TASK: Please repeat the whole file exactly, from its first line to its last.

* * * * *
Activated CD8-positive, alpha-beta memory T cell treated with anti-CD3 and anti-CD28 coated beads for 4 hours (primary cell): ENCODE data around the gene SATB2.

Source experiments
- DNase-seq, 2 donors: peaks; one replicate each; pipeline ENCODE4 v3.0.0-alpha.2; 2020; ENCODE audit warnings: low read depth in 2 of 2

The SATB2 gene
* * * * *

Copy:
Activated CD8-positive, alpha-beta memory T cell treated with anti-CD3 and anti-CD28 coated beads for 4 hours (primary cell): ENCODE data around the gene SATB2.

Source experiments
- DNase-seq, 2 donors: peaks; one replicate each; pipeline ENCODE4 v3.0.0-alpha.2; 2020; ENCODE audit warnings: low read depth in 2 of 2

The SATB2 gene